IRS Tax Forms  
Publication 513 2001 Tax Year

Estimated Tax Payments

You may have income from which no U.S. income tax is withheld. Or, the amount of tax withheld may not equal the income tax you estimate you will owe at the end of the year. If this is true, and if you have income effectively connected with a trade or business in the United States, you may have to pay estimated tax and file Form 1040-ES(NR). A penalty may be charged if you underpay your estimated tax by a certain amount.

Income effectively connected with a trade or business includes pay received as an employee that is subject to withholding. It does not, however, include pay subject to withholding at a flat 30% rate or lower treaty rate.

Generally, there will be no penalty for the underpayment of estimated tax if the total income tax to be withheld from your 2002 income is at least:

  1. 90% of the tax to be shown on your 2002 U.S. income tax return, or
  2. 100% of the tax shown on your 2001 income tax return (if your 2001 return covered all 12 months of the year).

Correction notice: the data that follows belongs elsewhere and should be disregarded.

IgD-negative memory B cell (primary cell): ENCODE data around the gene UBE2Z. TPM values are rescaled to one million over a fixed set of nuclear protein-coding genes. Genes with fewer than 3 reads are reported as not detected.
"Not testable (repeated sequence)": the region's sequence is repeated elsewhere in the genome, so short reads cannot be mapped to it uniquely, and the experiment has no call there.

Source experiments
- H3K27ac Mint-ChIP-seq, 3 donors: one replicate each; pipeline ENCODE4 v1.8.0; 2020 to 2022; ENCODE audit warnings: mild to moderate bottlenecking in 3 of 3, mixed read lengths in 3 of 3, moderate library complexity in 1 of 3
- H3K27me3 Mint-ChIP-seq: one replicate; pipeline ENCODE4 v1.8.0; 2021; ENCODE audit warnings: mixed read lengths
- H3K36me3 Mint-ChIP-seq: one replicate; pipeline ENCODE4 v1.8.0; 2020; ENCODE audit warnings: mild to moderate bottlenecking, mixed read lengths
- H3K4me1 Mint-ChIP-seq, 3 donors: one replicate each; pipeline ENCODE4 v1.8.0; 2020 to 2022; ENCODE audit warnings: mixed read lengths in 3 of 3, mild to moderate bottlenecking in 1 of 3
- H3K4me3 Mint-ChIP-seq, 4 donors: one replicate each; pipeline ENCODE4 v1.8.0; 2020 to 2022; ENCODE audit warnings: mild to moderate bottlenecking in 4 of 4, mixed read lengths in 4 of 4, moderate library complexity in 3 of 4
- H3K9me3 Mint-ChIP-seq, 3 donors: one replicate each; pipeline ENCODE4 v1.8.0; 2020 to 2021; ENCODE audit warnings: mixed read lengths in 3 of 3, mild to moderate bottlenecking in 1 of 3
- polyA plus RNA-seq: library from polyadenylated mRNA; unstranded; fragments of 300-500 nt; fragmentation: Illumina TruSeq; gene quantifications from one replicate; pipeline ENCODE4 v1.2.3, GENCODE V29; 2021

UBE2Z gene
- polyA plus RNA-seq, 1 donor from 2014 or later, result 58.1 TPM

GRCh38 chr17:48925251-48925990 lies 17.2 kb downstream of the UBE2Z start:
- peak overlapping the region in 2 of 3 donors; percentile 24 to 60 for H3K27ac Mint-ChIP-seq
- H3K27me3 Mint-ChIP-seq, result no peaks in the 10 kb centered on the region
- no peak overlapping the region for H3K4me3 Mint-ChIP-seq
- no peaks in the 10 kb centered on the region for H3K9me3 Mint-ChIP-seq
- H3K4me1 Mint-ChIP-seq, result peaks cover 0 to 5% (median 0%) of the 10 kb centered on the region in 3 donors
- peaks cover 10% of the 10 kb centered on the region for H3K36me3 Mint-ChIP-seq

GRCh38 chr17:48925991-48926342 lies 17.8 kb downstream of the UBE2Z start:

Also, you will not have to pay a penalty if the tax due (after subtracting withheld tax) for 2002 is less than $1,000.

Caution: If your adjusted gross income for 2001 ( Form 1040NR, line 33) was more than $150,000 ($75,000 if your filing status for 2002 is married filing separately), see Publication 505, Tax Withholding and Estimated Tax.

When to pay estimated tax. Generally, you must make your first payment of estimated tax by the due date for filing the previous year's Form 1040NR or Form 1040NR-EZ.

Additional information. For more information refer to the instructions for Form 1040-ES(NR) and see Estimated Tax Form 1040-ES(NR) in chapter 8 of Publication 519.

Residents of Puerto Rico. If you expect to be a resident of Puerto Rico during the entire year, use Form 1040-ES.

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